— The Memoires of Casanova, Complete • Jacques Casanova de Seingalt

... so little is heard about it till the beginning of the eighteenth century. It is curious that in its two most conspicuous instances it should have been called into activity by those not naturally friendly to large ecclesiastical claims—by Low Churchmen of the Revolution against an offending Jacobite, and by a Puritan association against a High Churchman. There is no such clear and strong case as Bishop Watson's till we come to Bishop Watson. In his argument the Archbishop rested his claim definitely and forcibly on the precedent of Bishop ...
— Occasional Papers - Selected from The Guardian, The Times, and The Saturday Review, - 1846-1890 • R.W. Church

... army was in bad shape. Its arms and clothing, its discipline and efficiency, were at such a low state as to create the gravest apprehensions and deepest solicitude. Gen. George Washington took command of the army in and around Boston, on the 3d of July, 1775, and threw his energies into the work of organization. On the 10th of July he issued instructions to the recruiting-officers of ...
— History of the Negro Race in America From 1619 to 1880. Vol 1 - Negroes as Slaves, as Soldiers, and as Citizens • George W. Williams

... owned most of Dallas. He displays a good deal of jewelry and is evidently 'stuck on himself,' as the boys say. He is a well-known lawyer of very moderate talent, and the fact is that self-esteem is very low in his organization, as he is very deficient in dignity. That aggressive display is an effort on his part to supply a deficiency of which he ...
— How to Become Rich - A Treatise on Phrenology, Choice of Professions and Matrimony • William Windsor

... me, in fancy, back to those early ages of the world, thousands, yes millions, of years ago. Stand with me on some low ancient hill, which overlooks the flat and swampy lands that are to ...
— Eighth Reader • James Baldwin

... bell makes per second, and from the rate of vibration we get the idea of pitch. If the vibrations are very rapid, then we get a note of high pitch, and if the vibrations are slow, then we get a note of low pitch. A note of high pitch, therefore, will correspond to waves of short length, while a low note will correspond to waves of a greater length; so that the greater the rapidity with which a sounding bell vibrates, the shorter will be the length of ...
— Aether and Gravitation • William George Hooper

... answered, in a very low tone. 'Let Miss Wych Hazel give commands to herself,—and be loyal and true ...
— Wych Hazel • Susan and Anna Warner

... the slippery rock, and found themselves in a cavern with a low arched entrance. This looked promising. They groped their way onwards. As they advanced, their ears caught the gentle sound of a tiny streamlet, which issued from the rock, while the ground beneath their ...
— From Powder Monkey to Admiral - A Story of Naval Adventure • W.H.G. Kingston

... who had not grown upwards as had been her lot; and she saw also a light stylish-looking cart which she would have called a Whitechapel had she been properly instructed in such matters, and a little low open carriage with two beautiful small horses, in which was sitting a lady enveloped in furs. Of course this was Lady Glencora. Another servant was standing on the ground, holding the horses of the carriage ...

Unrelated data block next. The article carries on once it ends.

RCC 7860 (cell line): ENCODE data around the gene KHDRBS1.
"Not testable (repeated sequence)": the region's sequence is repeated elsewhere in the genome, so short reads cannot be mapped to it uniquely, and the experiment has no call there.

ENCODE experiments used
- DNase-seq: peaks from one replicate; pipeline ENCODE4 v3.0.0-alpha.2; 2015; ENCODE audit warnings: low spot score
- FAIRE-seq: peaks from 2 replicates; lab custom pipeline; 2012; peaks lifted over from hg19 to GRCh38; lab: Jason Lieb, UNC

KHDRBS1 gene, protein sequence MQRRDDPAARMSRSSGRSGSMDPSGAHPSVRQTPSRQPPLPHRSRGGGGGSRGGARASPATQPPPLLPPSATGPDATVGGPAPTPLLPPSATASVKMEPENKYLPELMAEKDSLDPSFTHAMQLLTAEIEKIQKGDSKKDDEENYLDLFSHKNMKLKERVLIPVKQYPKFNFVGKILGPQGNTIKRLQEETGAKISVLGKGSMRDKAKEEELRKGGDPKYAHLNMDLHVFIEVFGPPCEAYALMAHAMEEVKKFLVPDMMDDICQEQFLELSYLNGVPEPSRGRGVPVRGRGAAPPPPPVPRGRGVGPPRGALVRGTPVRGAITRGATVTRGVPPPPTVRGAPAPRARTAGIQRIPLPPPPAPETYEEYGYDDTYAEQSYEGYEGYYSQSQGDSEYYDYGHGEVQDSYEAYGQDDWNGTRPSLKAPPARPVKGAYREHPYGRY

— Can You Forgive Her? • Anthony Trollope

... think not, nor the worry Of meals e'er taken in a flurry, 70 And sleeping with my head so low My tonsure touched the ground, and no Comfort nor pillow for my head, And early mass, and late to bed. And I, your favour for to win, Served out-of-doors as well as in, Bought shell-fish in the market-place, ...
— Four Plays of Gil Vicente • Gil Vicente

... done, amid a tempest of cheering and hats enthusiastically waved, Mr. Carlyle, slipping off his Rectorial robe—which must have been a very shirt of Nessus to him—advanced to the table and began to speak in low, wavering, melancholy tones, which were in accordance with the melancholy eyes, and in the Annandale accent, with which his playfellows must have been familiar long ago. So self-contained was he, ...
— On the Choice of Books • Thomas Carlyle

... of age wreathes her snow on his head, And the blooming effulgence of summer has fled, Though the voice, that was sweet as the harp's softest string, Be trem'lous, and low as the zephyrs of spring, Yet say not the Bard ...
— The Modern Scottish Minstrel, Volume II. - The Songs of Scotland of the past half century • Various

... working system; fixed-line connections have remained relatively stable in recent years and stand at about 20 per 100 persons; less expensive mobile cellular technology is a major driver in expanding telephone service to the low-income segment of the population with mobile-cellular telephone density reaching nearly 65 per 100 persons domestic: extensive microwave radio relay system and a domestic satellite system with 64 earth stations; ...
— The 2008 CIA World Factbook • United States. Central Intelligence Agency.

... not foolishly offer a piece of refinement, instead of sympathy, if I knew any other way of making you feel how little like indifferent his loss has been to us. I have been for some time wretchedly ill and low, and your letter this morning has affected me so with a pain in my inside and a confusion, that I hardly know what to write or how. I have this morning seen Stewart, the 2'd mate, who was saved: but he can give me no satisfactory ...